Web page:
Only four blood tests (anti‐endometrial Abs, IL‐6, CA‐19.9, and CA‐125) were evaluated by enough research studies to provide a meaningful assessment of their accuracy. No blood test was judged to be accurate enough to replace keyhole surgery (for diagnosis). Within their conclusions they emphasised the need for further high quality research to evaluate the accuracy of a wider range of blood tests.

CA125: A potential blood test to rule in endometriosis

I was part of the research team which prepared another diagnostic review, Diagnostic Accuracy of CA 125 for Endometriosis, published in May 2016, in BJOG: An International Journal of Obstetrics and Gynaecology.

We identified, evaluated, and combined research studies evaluating the accuracy of CA 125. We took a different approach when compared with the above Cochrane diagnostic review by only including studies which compared the blood test CA 125 with keyhole surgery for diagnosis and tissue sample (histologically) confirmed endometriosis. We included 22 research studies which included the results of 3626 women with suspected endometriosis.

We discovered women with pain symptoms suggestive of endometriosis and who had a positive CA 125 test (>30 units/ml) were almost always found to have endometriosis. Therefore, this blood test can be used as an accurate diagnostic test, facilitating a quick diagnosis, and could provide women with endometriosis earlier access to specialist treatment. Unfortunately, a negative CA 125 test (<30 units/ml) does not exclude the possibility of endometriosis and these women will require further investigation.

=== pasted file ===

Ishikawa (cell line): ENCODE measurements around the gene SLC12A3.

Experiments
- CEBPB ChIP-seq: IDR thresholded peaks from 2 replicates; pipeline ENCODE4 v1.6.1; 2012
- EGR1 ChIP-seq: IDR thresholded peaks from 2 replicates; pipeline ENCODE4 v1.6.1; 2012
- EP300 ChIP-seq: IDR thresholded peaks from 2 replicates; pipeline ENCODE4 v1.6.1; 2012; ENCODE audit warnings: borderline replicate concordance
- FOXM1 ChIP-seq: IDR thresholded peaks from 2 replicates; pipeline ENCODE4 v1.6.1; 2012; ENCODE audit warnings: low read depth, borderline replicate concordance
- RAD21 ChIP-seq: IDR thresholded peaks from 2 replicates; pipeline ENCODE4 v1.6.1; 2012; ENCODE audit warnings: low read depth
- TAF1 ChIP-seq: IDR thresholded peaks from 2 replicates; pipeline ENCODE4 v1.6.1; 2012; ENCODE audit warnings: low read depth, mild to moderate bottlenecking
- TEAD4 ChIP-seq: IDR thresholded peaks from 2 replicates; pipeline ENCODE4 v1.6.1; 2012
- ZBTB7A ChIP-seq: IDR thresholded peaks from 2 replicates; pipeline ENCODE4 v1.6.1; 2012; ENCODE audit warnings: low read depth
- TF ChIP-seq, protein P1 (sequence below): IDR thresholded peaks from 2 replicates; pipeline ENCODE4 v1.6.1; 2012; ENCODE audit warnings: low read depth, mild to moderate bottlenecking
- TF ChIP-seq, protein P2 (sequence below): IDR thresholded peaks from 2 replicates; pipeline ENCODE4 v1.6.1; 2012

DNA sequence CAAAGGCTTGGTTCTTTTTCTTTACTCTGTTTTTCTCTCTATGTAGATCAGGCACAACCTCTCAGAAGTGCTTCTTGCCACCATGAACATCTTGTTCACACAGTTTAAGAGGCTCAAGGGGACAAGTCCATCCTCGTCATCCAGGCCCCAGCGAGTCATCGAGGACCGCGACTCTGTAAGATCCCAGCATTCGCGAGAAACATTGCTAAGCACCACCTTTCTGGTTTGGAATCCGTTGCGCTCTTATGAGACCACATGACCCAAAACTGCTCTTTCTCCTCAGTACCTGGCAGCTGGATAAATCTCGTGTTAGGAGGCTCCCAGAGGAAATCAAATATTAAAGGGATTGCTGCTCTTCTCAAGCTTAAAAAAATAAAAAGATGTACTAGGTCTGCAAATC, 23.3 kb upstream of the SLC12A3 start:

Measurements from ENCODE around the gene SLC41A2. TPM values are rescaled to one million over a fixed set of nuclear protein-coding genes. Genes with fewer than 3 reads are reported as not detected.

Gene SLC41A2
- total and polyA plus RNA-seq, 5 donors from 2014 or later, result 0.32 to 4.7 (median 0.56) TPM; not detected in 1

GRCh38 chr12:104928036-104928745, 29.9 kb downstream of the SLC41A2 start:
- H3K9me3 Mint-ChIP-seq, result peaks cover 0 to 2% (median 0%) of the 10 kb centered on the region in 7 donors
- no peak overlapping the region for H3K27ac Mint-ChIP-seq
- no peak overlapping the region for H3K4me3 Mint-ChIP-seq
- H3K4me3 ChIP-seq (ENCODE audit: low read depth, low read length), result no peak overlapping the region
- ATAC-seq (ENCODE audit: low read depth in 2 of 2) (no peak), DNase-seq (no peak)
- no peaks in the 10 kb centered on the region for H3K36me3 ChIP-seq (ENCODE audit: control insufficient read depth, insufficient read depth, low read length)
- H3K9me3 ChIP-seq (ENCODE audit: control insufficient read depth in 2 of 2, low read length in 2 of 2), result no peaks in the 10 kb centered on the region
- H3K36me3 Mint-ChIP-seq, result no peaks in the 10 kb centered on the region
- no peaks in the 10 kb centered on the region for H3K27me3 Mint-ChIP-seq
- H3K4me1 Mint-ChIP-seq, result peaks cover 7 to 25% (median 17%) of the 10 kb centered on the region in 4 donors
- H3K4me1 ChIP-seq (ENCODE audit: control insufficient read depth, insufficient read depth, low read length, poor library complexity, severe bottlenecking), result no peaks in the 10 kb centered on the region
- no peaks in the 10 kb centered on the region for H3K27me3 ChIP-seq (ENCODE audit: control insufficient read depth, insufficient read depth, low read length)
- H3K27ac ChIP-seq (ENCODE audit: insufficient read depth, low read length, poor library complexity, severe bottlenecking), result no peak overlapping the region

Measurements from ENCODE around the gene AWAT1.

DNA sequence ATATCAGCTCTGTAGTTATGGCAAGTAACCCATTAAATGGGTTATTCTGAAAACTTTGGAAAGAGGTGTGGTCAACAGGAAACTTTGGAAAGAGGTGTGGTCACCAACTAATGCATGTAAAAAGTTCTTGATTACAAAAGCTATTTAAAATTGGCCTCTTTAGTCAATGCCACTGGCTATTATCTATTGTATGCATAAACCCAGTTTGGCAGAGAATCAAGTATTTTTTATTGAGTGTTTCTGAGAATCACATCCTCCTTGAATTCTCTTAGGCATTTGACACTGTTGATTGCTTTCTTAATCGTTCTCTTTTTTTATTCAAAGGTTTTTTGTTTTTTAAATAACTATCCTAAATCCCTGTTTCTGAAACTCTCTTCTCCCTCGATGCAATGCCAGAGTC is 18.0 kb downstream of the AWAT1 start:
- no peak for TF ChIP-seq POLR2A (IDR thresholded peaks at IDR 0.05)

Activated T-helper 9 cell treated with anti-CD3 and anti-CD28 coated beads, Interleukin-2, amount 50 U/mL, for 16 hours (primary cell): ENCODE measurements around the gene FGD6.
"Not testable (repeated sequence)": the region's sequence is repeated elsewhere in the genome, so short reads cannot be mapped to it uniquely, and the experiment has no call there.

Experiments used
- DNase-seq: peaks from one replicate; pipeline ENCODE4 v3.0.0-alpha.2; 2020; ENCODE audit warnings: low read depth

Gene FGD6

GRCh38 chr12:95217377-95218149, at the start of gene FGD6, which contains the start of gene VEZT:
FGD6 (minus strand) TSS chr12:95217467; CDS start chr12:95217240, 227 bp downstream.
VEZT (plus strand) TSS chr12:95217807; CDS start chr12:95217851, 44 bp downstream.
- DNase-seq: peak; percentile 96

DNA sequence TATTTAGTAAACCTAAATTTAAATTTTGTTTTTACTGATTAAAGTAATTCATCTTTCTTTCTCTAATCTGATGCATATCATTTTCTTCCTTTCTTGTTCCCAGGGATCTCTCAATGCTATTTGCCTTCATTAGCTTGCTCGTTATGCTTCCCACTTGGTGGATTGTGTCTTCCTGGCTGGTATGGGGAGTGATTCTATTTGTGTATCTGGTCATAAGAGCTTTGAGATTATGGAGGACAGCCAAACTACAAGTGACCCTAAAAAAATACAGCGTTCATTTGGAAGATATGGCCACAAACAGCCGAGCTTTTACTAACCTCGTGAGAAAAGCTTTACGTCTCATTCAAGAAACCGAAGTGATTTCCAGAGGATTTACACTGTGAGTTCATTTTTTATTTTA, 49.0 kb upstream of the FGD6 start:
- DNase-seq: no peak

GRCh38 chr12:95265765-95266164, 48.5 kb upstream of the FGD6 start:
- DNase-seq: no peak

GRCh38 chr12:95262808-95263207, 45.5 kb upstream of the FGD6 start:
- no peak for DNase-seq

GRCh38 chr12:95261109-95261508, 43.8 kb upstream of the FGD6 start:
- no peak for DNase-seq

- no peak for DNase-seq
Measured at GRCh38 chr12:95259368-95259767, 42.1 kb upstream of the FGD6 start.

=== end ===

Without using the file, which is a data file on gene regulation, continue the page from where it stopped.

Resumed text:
Looking ahead

Reflecting upon my research, I think it would be reasonable to offer an examination, transvaginal ultrasound scan, and the blood test CA125 in a GP setting to help rule in endometriosis at an earlier stage. This remains my own opinion and I am hoping NICE and other organisations which prepare endometriosis guidelines will consider changing their recommendations.

Questions to ask your gynaecologist

  • What is the most likely cause of my symptoms?
  • What could be the other causes of my symptoms?
  • Please explain how you have ruled in and ruled out these causes.
  • If you identified endometriosis during keyhole surgery would it be treated?
  • What are the risks of keyhole surgery?
  • What are the alternatives to keyhole surgery?

Support for people with endometriosis

There is a vibrant online community of people with endometriosis, commonly known as #endosisters, who share knowledge and offer support, along with charities such as Endometriosis UK and grassroots organisations such as Fair Treatment for the Women of Wales.**

Further information about endometriosis

More about #MyEndometriosisQuestion – and ask yours